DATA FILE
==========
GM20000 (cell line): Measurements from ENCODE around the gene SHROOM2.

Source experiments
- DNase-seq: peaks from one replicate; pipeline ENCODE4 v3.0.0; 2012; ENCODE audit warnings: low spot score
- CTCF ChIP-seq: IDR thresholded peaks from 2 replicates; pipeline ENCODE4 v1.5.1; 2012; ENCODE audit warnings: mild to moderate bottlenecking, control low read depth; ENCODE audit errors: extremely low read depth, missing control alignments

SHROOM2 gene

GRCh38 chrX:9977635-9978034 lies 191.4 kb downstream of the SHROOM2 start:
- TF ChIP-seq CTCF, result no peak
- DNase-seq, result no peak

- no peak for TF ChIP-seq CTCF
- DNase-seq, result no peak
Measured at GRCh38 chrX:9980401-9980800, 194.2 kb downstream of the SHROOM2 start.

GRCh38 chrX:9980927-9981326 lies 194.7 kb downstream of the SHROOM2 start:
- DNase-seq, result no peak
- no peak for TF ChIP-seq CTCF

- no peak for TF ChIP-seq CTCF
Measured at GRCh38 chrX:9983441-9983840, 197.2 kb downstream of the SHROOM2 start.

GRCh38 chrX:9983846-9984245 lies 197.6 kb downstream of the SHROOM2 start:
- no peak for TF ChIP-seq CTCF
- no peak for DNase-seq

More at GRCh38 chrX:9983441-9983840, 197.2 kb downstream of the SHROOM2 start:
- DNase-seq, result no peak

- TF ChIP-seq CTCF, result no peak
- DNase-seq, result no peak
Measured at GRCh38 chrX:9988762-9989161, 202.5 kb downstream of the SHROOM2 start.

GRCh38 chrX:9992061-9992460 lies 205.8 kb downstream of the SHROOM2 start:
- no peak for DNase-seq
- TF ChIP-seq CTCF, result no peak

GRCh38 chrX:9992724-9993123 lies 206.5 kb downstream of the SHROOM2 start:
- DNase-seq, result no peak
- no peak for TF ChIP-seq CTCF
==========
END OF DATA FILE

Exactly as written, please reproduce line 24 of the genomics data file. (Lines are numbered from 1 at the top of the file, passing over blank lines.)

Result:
Measured at GRCh38 chrX:9988762-9989161, 202.5 kb downstream of the SHROOM2 start.